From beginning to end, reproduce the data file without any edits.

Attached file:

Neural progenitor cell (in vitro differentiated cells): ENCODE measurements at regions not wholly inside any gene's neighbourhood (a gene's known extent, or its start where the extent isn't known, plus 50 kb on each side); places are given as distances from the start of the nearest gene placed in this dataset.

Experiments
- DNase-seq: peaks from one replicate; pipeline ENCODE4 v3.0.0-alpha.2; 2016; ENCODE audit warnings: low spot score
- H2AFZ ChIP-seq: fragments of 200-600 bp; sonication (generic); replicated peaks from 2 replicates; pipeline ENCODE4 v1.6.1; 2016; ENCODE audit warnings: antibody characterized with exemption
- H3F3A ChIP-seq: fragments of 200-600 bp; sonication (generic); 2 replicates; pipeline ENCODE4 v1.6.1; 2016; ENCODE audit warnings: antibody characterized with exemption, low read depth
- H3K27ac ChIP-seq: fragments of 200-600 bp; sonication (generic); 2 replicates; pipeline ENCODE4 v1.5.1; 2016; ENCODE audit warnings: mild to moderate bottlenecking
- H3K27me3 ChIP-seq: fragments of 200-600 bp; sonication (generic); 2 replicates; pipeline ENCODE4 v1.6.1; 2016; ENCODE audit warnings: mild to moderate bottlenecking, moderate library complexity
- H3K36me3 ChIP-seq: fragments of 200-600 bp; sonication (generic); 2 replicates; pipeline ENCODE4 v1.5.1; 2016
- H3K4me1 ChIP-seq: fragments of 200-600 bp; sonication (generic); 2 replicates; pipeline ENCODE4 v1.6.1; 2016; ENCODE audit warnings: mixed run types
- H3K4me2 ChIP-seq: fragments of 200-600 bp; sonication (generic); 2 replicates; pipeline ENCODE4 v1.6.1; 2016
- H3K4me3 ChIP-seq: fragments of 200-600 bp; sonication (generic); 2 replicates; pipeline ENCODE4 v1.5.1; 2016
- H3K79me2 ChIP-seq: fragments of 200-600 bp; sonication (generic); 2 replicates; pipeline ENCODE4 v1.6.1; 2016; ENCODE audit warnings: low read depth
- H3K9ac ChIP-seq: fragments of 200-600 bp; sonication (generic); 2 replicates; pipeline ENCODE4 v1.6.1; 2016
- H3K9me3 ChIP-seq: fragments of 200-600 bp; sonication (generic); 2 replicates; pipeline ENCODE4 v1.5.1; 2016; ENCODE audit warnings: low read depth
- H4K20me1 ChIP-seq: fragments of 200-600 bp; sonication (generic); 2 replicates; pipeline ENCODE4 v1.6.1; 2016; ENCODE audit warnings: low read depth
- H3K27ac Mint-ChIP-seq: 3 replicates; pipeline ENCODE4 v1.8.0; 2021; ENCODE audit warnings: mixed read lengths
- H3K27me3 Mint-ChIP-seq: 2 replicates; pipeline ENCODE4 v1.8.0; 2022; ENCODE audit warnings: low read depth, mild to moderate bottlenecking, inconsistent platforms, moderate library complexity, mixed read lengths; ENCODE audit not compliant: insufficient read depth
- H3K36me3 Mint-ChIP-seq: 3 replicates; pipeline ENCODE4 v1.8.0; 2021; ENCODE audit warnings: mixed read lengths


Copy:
Neural progenitor cell (in vitro differentiated cells): ENCODE measurements at regions not wholly inside any gene's neighbourhood (a gene's known extent, or its start where the extent isn't known, plus 50 kb on each side); places are given as distances from the start of the nearest gene placed in this dataset.

Experiments
- DNase-seq: peaks from one replicate; pipeline ENCODE4 v3.0.0-alpha.2; 2016; ENCODE audit warnings: low spot score
- H2AFZ ChIP-seq: fragments of 200-600 bp; sonication (generic); replicated peaks from 2 replicates; pipeline ENCODE4 v1.6.1; 2016; ENCODE audit warnings: antibody characterized with exemption
- H3F3A ChIP-seq: fragments of 200-600 bp; sonication (generic); 2 replicates; pipeline ENCODE4 v1.6.1; 2016; ENCODE audit warnings: antibody characterized with exemption, low read depth
- H3K27ac ChIP-seq: fragments of 200-600 bp; sonication (generic); 2 replicates; pipeline ENCODE4 v1.5.1; 2016; ENCODE audit warnings: mild to moderate bottlenecking
- H3K27me3 ChIP-seq: fragments of 200-600 bp; sonication (generic); 2 replicates; pipeline ENCODE4 v1.6.1; 2016; ENCODE audit warnings: mild to moderate bottlenecking, moderate library complexity
- H3K36me3 ChIP-seq: fragments of 200-600 bp; sonication (generic); 2 replicates; pipeline ENCODE4 v1.5.1; 2016
- H3K4me1 ChIP-seq: fragments of 200-600 bp; sonication (generic); 2 replicates; pipeline ENCODE4 v1.6.1; 2016; ENCODE audit warnings: mixed run types
- H3K4me2 ChIP-seq: fragments of 200-600 bp; sonication (generic); 2 replicates; pipeline ENCODE4 v1.6.1; 2016
- H3K4me3 ChIP-seq: fragments of 200-600 bp; sonication (generic); 2 replicates; pipeline ENCODE4 v1.5.1; 2016
- H3K79me2 ChIP-seq: fragments of 200-600 bp; sonication (generic); 2 replicates; pipeline ENCODE4 v1.6.1; 2016; ENCODE audit warnings: low read depth
- H3K9ac ChIP-seq: fragments of 200-600 bp; sonication (generic); 2 replicates; pipeline ENCODE4 v1.6.1; 2016
- H3K9me3 ChIP-seq: fragments of 200-600 bp; sonication (generic); 2 replicates; pipeline ENCODE4 v1.5.1; 2016; ENCODE audit warnings: low read depth
- H4K20me1 ChIP-seq: fragments of 200-600 bp; sonication (generic); 2 replicates; pipeline ENCODE4 v1.6.1; 2016; ENCODE audit warnings: low read depth
- H3K27ac Mint-ChIP-seq: 3 replicates; pipeline ENCODE4 v1.8.0; 2021; ENCODE audit warnings: mixed read lengths
- H3K27me3 Mint-ChIP-seq: 2 replicates; pipeline ENCODE4 v1.8.0; 2022; ENCODE audit warnings: low read depth, mild to moderate bottlenecking, inconsistent platforms, moderate library complexity, mixed read lengths; ENCODE audit not compliant: insufficient read depth
- H3K36me3 Mint-ChIP-seq: 3 replicates; pipeline ENCODE4 v1.8.0; 2021; ENCODE audit warnings: mixed read lengths